Reviewed in the United States on February 16, 2020
Verified Purchase
One person found this helpful
Comment Report abuse
Reviewed in the United States on July 11, 2006
Verified Purchase
11 people found this helpful
Comment Report abuse
Reviewed in the United States on April 30, 2008
Verified Purchase
3 people found this helpful
Comment Report abuse
Reviewed in the United States on January 7, 2014
Verified Purchase
One person found this helpful
Comment Report abuse
Reviewed in the United States on January 4, 2014
Verified Purchase
2 people found this helpful
Comment Report abuse

Top international reviews

Dorota
5.0 out of 5 stars Five Stars
Reviewed in the United Kingdom on April 16, 2015
Verified Purchase
Sending feedback...
Thank you for your feedback.
Report abuse
Repeller Enterprises
5.0 out of 5 stars Very good book and really insightfull. Excellent book.
Reviewed in India on August 15, 2018
Verified Purchase
Sending feedback...
Thank you for your feedback.
Report abuse
Rosa Frei
5.0 out of 5 stars Eye opening!
Reviewed in Germany on September 8, 2015
Verified Purchase
One person found this helpful
Sending feedback...
Thank you for your feedback.
Report abuse
Brad Sherback
5.0 out of 5 stars Very good book. Tons of information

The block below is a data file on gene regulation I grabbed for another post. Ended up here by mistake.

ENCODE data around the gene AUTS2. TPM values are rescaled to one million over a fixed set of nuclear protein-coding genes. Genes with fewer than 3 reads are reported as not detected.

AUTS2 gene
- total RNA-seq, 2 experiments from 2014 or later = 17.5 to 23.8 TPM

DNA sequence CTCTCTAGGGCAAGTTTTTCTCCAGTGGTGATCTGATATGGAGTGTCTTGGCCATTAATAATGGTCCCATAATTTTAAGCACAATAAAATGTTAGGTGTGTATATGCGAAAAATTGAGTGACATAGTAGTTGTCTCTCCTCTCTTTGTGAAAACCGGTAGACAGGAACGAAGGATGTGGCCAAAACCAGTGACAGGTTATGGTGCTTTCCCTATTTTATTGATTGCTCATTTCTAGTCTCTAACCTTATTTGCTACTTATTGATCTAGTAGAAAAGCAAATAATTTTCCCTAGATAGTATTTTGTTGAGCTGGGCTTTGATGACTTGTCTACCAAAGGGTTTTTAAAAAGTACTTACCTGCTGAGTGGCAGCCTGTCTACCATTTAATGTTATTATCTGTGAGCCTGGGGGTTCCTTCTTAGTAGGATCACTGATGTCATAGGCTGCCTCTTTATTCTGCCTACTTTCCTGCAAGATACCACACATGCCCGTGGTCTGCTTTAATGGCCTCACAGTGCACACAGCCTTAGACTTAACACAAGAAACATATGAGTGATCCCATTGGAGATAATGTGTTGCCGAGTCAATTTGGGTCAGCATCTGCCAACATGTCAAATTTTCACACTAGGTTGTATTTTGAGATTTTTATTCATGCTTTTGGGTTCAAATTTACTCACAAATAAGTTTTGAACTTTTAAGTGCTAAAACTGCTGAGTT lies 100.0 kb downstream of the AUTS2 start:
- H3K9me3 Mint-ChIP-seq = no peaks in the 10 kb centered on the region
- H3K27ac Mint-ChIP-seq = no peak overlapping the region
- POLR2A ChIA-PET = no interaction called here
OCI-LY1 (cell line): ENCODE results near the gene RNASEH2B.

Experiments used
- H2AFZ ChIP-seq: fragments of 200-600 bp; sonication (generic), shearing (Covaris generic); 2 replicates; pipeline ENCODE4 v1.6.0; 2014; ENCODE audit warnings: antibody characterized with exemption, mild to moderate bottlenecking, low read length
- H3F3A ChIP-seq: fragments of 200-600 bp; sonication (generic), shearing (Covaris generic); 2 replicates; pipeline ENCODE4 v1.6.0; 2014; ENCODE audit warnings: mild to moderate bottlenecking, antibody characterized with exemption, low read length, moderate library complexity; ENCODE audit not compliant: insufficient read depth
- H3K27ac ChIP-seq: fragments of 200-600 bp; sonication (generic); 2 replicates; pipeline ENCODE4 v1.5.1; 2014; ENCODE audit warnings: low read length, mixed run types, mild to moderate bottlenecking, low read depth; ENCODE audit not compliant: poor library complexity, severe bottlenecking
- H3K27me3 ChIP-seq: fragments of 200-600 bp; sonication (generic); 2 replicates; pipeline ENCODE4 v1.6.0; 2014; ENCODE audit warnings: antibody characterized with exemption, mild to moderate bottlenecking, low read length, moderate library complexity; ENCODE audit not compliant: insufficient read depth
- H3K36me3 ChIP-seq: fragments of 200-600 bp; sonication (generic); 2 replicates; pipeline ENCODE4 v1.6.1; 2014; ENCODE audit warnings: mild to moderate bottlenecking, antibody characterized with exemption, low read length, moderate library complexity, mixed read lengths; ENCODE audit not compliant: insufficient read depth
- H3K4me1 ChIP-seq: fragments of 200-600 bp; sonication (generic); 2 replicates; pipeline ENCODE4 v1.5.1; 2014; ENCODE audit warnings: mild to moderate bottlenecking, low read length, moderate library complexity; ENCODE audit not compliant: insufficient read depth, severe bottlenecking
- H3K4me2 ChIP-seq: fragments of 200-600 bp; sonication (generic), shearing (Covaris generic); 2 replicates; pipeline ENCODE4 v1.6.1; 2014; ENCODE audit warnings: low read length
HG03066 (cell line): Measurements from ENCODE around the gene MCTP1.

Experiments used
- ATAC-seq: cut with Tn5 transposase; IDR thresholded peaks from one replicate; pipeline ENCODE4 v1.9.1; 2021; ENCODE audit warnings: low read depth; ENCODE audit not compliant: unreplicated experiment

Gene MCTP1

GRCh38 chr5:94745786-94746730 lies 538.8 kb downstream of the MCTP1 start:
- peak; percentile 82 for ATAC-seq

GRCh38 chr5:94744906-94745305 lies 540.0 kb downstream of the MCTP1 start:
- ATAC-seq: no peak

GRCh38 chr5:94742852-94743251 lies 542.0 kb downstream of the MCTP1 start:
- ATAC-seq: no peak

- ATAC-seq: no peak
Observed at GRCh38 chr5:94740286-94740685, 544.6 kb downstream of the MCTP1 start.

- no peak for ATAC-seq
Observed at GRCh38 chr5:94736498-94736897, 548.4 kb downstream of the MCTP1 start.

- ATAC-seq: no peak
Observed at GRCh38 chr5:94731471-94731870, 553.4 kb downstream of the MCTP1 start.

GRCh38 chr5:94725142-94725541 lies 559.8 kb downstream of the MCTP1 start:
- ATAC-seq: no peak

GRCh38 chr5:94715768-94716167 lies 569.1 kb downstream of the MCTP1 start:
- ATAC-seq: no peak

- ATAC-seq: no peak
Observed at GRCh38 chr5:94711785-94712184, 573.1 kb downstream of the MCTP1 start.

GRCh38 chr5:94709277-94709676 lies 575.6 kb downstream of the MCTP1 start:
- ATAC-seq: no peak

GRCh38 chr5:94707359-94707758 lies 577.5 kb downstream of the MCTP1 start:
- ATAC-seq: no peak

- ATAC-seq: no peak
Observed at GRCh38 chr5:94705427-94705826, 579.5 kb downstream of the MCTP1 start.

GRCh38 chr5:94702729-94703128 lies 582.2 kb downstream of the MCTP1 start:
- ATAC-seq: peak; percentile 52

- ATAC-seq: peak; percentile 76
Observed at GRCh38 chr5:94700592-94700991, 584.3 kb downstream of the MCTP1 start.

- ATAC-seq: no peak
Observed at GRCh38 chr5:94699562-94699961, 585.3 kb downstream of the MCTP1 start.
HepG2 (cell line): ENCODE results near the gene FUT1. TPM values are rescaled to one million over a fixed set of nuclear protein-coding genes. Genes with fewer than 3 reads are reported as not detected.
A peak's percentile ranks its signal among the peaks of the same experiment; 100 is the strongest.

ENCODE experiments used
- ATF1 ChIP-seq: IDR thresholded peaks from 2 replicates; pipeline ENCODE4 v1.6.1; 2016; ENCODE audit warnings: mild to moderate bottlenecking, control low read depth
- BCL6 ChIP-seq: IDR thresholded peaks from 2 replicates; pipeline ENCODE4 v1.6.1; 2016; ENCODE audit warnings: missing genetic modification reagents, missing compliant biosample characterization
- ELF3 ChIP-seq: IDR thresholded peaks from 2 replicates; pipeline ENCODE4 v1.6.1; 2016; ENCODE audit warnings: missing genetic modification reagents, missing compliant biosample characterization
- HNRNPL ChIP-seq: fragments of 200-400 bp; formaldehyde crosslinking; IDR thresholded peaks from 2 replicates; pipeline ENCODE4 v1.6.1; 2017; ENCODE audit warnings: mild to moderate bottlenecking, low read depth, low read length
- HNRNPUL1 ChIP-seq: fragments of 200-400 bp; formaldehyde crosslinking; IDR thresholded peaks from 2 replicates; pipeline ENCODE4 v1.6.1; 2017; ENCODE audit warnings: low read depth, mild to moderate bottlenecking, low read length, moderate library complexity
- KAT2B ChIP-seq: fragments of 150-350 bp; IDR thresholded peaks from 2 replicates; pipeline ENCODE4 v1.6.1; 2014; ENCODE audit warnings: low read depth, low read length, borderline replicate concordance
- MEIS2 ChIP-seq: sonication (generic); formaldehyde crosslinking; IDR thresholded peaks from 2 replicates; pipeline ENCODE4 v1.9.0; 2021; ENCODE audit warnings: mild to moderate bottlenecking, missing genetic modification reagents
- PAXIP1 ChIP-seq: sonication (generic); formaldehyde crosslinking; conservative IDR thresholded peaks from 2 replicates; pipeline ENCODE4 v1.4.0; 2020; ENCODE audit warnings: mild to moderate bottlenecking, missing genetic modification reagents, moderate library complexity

Reviewed in Canada on June 23, 2015
Verified Purchase
One person found this helpful
Sending feedback...
Thank you for your feedback.
Report abuse
Kulk
5.0 out of 5 stars Five Stars
Reviewed in India on May 23, 2016
Verified Purchase
Sending feedback...
Thank you for your feedback.
Report abuse
Lori L Leeks
5.0 out of 5 stars Well Done
Reviewed in Canada on December 15, 2013
Verified Purchase
Sending feedback...
Thank you for your feedback.
Report abuse
Lee Harmon
5.0 out of 5 stars Brilliant read
Reviewed in Canada on November 22, 2014
Verified Purchase
Sending feedback...
Thank you for your feedback.
Report abuse
kate
5.0 out of 5 stars Trés beau livre
Reviewed in France on June 4, 2012
Verified Purchase
Sending feedback...
Thank you for your feedback.
Report abuse
barbara huish
5.0 out of 5 stars Harvest for hope.
Reviewed in the United Kingdom on March 17, 2014
Verified Purchase
Sending feedback...
Thank you for your feedback.
Report abuse
Sandra
1.0 out of 5 stars Disappointed in the book.
Reviewed in Canada on February 14, 2016
Verified Purchase
Sending feedback...
Thank you for your feedback.
Report abuse